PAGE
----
Wednesday, May 13, 2009

Standing on Shoulders

What is the first step to becoming a great writer?

There are so many steps writers take along the way to perfecting their craft. In writing, as in any art form, learning and growing are lifelong journeys, and there is no solid "arrival" point.

I'm so new to the world of writing that my first steps are not hazy in the least (I'm also quick to point out that, while it is my goal in time to become a "great writer", I don't pretend that I am one). And I want to share with you what I think is a foundational step toward reaching your dream to be a writer.

Jim Harrison reminds us of this first step when he says:
"How can you expect to be a writer until you know what has passed for the
best in the the past three or four hundred years?"

As writers we stand on the shoulders of writers of the past. Even the distant past. It is proper that, before we pick up serious pen and put it to the best of our paper, we have a good understanding of the foundations on which we scribble.

Literature has literally shaped culture in the Western world over the centuries. And while books fill all form of need and passion in today's culture, it is beneficial to understand how it interacted with culture over time.

Take a university level course in literature (you can audit a class at a reduced price, and some university or colleges, such as the University of Saskatchewan, offer free classes to senior citizens - I'm not a senior citizen, but I've got my courses chosen for when I turn 65!)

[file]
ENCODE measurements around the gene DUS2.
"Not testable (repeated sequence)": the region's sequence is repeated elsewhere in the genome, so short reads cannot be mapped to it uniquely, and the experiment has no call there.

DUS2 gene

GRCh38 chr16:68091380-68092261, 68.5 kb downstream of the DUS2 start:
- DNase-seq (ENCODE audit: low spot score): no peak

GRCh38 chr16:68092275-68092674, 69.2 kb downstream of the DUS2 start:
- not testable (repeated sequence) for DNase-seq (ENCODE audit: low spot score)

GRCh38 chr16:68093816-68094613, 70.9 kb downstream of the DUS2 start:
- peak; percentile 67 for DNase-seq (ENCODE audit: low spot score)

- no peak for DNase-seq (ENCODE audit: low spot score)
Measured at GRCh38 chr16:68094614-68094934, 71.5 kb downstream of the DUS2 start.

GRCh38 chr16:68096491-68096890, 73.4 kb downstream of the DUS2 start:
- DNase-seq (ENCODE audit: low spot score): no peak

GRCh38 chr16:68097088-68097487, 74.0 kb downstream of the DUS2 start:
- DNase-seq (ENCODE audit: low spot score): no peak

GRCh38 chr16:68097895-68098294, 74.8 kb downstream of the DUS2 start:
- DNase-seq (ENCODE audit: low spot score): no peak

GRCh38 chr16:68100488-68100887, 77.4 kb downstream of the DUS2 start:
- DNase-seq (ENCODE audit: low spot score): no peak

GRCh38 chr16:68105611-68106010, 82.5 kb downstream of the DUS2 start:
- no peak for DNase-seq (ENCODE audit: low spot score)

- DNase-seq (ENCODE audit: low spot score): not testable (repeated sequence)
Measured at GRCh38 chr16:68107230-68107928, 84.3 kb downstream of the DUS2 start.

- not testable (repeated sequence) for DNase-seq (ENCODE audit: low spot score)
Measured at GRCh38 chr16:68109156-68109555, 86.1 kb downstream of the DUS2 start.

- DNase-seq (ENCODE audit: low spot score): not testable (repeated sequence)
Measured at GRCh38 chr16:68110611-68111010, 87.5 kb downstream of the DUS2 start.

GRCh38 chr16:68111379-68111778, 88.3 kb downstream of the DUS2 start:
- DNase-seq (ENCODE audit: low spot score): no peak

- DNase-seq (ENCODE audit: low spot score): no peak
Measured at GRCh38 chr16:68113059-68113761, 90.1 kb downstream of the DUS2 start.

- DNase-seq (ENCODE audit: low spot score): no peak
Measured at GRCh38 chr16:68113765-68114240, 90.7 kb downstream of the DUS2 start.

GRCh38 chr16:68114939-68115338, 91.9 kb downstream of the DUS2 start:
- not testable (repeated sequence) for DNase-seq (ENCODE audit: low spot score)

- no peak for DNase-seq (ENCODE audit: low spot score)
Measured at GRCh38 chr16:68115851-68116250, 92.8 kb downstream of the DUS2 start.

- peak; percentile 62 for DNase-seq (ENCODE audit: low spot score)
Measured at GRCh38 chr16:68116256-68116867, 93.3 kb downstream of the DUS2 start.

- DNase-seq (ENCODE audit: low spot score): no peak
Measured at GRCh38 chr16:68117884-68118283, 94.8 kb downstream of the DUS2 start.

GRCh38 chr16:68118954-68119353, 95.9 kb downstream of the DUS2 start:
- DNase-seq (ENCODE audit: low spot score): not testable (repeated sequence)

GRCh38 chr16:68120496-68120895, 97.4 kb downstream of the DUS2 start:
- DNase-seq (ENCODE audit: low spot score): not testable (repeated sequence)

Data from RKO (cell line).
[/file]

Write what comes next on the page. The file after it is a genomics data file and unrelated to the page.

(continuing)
Absolutely cannot take a class or two right now? Go visit the university or college bookstore and ask about purchasing the textbooks for the course you would most love to attend. I have a well loved favorite textbook my husband picked up a number of years ago called New Messenger Literature in English. It begins with Caedmon's Hymn (7th century) and ends with Fredrick D'Aguiar (twentieth century).

A firm understanding of whose shoulders we stand on as writers leads to thoughtful, intentional writing. And a deep appreciation of the role of literature through time will strike appropriate fear and respect in our hearts as we put pen to paper. Art has always been called on to be the voice of the people, to tell the truth within it's lies, and to point to a better future.

I hope you'll take this first step toward becoming a great writer, even if you've taken ten thousand steps already.

I bid you good writing.


Steve G said...

This is a great reminder! We are not alone, and sometimes we think we can go out and change the world and write the next Blockbuster and we need to be reminded that we are part of a community.

Be yourself, but understand your context. It's the same way with churches. Sometimes there are things I wish to do as pastor, but I have to weigh both the process and suitability of it with who we are as a church. It's why I read a lot of church news stuff. It's not that I want to copy someone else, I want to learn the context of what is happening in church culture.

Great post!

Koala Bear Writer said...

I totally agree with this. I did a BA in English and being able to study great writers of the past centuries was definately worth it. Two of my favourite courses were the 18th and 19th century novel courses - tracing the beginnings and development of the novel, and seeing how this form of writing has evolved over the years.

LeAnne Hardy said...

Was it Stephen King who said, "If you don't have time to read, you don't have time to write"?